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He Turned A Mazda Pickup Into A Giant Snowmobile
“It’s a blast to drive,” says Josh Eddy of Alexandria, Minn., who converted a 1986 Mazda 2-WD pickup into a big “snowmobile” that has 4-ft. long, 1-ft. wide curved metal skis on front and 4-ft. long cleated rubber tracks on back.
    He shortened the pickup’s frame by about 2 ft. to improve maneuverability. He replaced the bed with a wooden flatbed that’s tilted up or down by a 12-volt wireless winch. He replaced the pickup’s rear tires with 4 ATV tires and mounted tracks on them.
    “I use it to cruise all over the area. It’s a lot of fun to drive, and I stay comfortable in the heated cab,” says Eddy. “Sometimes I use it to pull my daughter on a sled.
    “It’s really light on back. In fact, two people can pick up the back of the pickup and move it over. My total cost was only about $1,300.”
    He bought the used pickup equipped with a 5-speed transmission for $50. He started by cutting 2 ft. out of the pickup’s frame and then welding it back together.
    Then he went on Craigslist and bought a pair of rubber cleated tracks and a tag axle designed for ATV’s. He lengthened the axle by 2 1/2 ft. to match the pickup and made spacers to adapt the ATV’s 4-bolt wheel pattern to the pickup’s 6-bolt wheels.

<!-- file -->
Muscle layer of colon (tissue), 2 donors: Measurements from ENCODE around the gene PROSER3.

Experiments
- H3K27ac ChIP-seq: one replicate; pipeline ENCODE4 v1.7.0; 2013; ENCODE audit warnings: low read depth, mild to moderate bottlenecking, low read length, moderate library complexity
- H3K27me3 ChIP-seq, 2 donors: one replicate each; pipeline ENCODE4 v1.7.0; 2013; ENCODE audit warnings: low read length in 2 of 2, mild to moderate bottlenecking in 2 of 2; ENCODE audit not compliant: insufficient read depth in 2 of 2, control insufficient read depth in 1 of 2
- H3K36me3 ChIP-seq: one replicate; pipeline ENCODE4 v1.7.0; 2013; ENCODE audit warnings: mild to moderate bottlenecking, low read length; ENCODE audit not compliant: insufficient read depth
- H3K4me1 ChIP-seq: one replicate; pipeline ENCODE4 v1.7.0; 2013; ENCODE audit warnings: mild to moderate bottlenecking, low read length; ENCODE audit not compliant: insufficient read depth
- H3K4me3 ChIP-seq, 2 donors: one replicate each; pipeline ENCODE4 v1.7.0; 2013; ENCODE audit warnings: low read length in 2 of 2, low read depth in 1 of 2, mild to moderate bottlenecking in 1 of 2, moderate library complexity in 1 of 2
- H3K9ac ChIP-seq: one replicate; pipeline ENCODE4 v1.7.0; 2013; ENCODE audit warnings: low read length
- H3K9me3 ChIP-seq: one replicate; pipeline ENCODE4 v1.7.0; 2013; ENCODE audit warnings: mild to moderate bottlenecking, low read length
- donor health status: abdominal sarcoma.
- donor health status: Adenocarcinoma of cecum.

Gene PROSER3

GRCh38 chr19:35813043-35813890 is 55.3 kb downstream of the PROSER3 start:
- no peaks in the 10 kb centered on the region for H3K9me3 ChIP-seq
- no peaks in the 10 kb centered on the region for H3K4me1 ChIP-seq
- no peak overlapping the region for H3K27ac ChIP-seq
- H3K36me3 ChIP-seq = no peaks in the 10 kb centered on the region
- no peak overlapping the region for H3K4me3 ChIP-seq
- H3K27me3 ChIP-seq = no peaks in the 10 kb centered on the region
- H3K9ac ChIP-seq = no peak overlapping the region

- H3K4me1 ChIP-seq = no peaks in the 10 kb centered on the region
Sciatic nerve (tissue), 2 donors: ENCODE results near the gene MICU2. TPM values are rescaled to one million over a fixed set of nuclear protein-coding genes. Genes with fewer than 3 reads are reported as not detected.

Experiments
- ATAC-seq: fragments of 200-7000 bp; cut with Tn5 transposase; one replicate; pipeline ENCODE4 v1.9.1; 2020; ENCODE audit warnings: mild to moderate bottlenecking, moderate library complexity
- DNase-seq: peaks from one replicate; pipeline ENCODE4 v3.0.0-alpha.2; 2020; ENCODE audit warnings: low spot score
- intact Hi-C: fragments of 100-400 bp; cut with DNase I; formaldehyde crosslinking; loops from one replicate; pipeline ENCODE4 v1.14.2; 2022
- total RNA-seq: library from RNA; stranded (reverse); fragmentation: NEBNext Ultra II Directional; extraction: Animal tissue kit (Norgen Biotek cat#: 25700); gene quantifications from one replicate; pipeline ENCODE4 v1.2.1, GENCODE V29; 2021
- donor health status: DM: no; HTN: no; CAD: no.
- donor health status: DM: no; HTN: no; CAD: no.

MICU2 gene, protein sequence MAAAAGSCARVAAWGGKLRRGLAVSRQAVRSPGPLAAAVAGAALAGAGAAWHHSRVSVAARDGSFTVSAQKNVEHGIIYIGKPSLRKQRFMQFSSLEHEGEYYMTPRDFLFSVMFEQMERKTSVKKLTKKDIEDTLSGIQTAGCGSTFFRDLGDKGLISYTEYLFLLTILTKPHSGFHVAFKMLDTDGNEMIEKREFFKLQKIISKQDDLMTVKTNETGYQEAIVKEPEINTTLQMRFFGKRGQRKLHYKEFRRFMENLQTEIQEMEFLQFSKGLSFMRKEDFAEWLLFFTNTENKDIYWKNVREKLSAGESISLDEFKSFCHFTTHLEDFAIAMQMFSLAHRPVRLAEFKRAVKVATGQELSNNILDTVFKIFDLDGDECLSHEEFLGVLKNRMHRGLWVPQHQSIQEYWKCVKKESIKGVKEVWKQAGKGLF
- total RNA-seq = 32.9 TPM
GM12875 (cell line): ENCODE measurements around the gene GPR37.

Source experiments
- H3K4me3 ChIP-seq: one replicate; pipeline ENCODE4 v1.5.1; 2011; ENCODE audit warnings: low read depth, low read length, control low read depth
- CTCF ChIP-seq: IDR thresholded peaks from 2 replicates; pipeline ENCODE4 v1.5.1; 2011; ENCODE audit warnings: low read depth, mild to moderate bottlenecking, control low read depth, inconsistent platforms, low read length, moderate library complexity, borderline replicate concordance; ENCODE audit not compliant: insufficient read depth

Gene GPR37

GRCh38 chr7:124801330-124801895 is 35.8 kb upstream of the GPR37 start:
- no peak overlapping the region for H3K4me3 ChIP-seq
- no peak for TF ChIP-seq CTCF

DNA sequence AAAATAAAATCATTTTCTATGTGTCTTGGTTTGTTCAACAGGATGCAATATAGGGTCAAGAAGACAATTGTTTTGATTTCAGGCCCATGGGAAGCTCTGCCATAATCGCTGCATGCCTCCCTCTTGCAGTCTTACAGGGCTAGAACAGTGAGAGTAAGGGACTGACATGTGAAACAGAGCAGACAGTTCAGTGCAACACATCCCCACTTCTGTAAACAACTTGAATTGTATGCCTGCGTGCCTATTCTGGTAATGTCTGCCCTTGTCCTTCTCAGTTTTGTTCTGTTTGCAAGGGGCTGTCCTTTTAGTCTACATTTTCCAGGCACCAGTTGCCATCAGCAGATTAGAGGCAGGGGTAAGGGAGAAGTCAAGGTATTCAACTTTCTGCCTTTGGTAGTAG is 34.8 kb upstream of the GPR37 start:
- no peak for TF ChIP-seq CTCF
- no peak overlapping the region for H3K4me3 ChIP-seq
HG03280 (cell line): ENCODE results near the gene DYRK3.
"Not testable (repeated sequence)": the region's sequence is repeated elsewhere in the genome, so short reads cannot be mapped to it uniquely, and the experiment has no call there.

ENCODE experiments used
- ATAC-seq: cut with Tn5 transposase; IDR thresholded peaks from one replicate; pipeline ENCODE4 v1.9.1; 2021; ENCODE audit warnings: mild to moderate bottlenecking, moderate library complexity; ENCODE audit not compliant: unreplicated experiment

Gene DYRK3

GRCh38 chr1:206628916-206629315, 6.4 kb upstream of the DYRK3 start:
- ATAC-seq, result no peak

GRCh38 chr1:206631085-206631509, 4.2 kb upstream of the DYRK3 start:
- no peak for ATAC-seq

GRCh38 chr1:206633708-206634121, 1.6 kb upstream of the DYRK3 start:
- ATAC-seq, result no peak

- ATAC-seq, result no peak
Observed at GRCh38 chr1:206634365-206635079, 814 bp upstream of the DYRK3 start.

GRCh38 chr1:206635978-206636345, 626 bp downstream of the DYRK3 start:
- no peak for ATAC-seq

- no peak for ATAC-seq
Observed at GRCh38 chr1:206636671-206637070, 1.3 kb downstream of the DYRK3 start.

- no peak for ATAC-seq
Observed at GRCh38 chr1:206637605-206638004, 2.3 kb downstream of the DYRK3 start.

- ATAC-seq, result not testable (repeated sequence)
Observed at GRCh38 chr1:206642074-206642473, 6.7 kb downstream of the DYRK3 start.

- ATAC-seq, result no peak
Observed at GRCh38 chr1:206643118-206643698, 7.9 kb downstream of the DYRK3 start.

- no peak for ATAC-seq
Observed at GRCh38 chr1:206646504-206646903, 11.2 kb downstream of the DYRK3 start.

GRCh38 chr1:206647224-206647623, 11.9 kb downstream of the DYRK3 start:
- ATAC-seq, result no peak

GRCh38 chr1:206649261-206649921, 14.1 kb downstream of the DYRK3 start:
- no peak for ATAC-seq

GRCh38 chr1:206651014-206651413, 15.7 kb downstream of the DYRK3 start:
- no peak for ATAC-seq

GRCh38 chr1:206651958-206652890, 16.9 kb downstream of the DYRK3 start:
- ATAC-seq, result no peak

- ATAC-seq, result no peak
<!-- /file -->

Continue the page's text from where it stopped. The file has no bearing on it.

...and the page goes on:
He cut as much weight off the front end of the pickup as he could, cutting away the bumper grill support, sway bars, front brakes and part of the fenders. To reshape the pickup’s front fenders, he first made a cardboard mold for support and then put fiberglass over it. “The cardboard causes the fiberglass to hold its shape until it dries. Eventually it will rot off,” says Eddy.
    To make the skis he bought a couple of trailer fenders and cut the 1/8-in. thick material down to look like skis, adding 1/4-in. steel rod bracing to keep the skis from bending. He added metal bracing between the skis and the pickup and then welded on mounting brackets that bolt onto the pickup’s front wheel hubs.
    The snowmobile was now ready to test, but there was one problem, says Eddy. “The skis wouldn’t slide on the cement floor in my garage, which caused the tracks to just spin. The skis needed wheels so they would roll across hard surfaces, so I mounted a pair of bogie wheels off a snowmobile underneath each ski. The bogie wheels mount on 2 bolts that I welded on the inside edge of each ski.”
    He’s pleased with how it turned out. “I can go down our driveway in fourth gear at about 45 mph, although in the field I usually go much slower in second or third gear,” says Eddy. “It steers great, although it does ride a little rough and sometimes I feel like I’m driving a tank. If I want, I can replace the skis with the pickup’s front tires by just removing 4 bolts.”
    Contact: FARM SHOW Followup, Josh Eddy, 5702 County Rd. 17 S.E., Alexandria, Minn. 56308
(ph 320 808-4144; hellupnorth2manytimes@yahoo.com).

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2016 - Volume #40, Issue #2